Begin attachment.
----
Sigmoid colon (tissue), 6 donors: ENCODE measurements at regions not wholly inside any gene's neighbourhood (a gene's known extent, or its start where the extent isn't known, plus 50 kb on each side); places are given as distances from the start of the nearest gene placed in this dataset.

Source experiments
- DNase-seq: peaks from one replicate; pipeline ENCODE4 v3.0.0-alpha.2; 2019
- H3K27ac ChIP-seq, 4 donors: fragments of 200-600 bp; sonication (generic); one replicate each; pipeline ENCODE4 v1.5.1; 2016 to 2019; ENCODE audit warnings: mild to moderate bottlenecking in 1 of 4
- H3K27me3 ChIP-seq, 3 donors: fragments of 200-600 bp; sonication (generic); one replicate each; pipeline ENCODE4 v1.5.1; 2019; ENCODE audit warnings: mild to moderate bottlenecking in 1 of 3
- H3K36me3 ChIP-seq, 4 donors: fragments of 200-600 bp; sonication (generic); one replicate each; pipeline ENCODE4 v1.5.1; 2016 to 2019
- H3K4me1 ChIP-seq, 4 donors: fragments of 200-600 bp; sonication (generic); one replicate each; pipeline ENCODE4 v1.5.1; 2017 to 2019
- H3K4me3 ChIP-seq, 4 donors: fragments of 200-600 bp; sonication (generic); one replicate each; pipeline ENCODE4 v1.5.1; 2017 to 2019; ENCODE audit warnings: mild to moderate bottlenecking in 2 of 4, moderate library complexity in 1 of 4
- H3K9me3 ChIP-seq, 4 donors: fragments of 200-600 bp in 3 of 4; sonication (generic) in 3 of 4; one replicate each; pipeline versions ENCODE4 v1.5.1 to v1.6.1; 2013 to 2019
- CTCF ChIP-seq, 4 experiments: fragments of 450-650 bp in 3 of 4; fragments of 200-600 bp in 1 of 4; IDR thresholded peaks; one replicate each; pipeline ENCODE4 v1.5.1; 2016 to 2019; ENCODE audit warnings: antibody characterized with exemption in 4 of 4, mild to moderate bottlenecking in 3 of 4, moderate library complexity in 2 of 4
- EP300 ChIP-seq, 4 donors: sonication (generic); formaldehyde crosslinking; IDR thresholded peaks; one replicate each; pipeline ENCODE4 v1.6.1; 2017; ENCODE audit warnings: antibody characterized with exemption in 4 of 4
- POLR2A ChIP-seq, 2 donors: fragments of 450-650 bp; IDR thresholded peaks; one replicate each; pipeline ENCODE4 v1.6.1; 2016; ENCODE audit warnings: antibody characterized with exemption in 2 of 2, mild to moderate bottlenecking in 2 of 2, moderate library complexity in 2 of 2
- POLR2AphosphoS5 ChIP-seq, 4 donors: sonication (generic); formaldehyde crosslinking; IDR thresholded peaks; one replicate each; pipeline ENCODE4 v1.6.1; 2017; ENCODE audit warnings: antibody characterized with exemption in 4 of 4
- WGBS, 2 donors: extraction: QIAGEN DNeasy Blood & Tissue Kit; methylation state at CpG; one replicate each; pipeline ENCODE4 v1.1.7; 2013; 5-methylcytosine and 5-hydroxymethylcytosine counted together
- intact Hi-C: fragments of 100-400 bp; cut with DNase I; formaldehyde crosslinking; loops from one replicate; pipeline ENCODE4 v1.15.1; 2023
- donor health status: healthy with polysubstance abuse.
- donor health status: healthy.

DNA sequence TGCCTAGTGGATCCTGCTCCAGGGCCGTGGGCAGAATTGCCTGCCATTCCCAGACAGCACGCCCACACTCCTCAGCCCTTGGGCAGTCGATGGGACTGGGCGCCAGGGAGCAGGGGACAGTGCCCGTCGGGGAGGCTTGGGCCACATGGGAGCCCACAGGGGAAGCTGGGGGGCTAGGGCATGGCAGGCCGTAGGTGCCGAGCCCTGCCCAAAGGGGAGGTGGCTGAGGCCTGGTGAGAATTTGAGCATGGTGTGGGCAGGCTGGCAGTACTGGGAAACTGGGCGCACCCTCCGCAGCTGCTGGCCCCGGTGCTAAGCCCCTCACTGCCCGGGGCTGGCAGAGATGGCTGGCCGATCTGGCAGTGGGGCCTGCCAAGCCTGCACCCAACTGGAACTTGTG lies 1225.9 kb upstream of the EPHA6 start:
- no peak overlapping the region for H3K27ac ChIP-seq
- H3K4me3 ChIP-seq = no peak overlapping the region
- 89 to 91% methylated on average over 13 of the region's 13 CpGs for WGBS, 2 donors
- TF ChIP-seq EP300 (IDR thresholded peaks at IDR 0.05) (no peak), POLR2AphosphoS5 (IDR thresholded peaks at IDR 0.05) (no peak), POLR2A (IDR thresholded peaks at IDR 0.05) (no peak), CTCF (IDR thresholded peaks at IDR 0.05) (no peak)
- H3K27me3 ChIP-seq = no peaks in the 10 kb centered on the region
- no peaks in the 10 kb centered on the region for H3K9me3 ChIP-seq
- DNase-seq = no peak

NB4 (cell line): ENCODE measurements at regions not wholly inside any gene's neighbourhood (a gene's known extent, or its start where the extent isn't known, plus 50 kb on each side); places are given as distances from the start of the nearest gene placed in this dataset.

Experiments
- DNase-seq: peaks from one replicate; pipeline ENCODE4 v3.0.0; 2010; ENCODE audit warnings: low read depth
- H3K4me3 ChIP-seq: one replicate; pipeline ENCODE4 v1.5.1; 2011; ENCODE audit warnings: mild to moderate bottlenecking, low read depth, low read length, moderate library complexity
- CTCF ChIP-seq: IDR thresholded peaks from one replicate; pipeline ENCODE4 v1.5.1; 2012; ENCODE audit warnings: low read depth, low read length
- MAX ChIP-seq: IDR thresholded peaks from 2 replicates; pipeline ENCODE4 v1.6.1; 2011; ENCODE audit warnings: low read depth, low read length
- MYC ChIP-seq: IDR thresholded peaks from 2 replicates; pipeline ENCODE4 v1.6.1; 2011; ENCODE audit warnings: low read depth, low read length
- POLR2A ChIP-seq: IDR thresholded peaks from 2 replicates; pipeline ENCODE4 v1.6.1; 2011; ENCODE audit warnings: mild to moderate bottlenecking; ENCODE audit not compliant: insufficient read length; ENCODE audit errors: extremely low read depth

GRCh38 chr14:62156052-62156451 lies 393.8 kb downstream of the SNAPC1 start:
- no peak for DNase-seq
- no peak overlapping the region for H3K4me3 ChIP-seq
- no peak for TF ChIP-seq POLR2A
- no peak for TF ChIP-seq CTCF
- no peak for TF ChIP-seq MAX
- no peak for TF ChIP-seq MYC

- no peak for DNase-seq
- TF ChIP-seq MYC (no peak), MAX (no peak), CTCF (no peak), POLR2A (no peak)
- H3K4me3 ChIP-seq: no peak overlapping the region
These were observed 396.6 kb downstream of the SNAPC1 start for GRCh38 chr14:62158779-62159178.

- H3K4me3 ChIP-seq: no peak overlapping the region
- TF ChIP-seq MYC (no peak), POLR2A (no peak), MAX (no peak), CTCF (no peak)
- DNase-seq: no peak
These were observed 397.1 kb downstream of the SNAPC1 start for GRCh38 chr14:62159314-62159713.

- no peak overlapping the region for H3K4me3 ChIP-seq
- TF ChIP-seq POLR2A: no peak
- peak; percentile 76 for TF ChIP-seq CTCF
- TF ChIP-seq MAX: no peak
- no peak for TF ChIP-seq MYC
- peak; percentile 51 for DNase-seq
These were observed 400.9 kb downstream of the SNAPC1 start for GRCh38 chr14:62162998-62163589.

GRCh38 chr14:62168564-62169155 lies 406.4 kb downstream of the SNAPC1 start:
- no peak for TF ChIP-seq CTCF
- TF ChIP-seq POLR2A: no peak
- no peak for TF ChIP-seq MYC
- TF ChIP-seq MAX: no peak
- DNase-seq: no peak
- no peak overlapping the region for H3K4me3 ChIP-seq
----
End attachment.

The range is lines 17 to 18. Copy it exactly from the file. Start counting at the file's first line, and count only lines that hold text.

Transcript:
- donor health status: healthy.

DNA sequence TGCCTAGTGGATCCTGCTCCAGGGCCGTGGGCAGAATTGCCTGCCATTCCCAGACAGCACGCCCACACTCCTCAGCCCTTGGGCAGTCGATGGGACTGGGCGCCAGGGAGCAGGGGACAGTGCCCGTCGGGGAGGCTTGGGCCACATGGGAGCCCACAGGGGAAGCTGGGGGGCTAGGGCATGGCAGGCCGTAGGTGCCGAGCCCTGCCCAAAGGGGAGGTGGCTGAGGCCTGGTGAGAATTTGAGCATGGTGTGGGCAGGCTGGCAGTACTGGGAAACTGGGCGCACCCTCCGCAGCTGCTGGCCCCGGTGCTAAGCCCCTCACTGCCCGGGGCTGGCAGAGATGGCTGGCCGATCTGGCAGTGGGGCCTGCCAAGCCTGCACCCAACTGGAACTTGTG lies 1225.9 kb upstream of the EPHA6 start: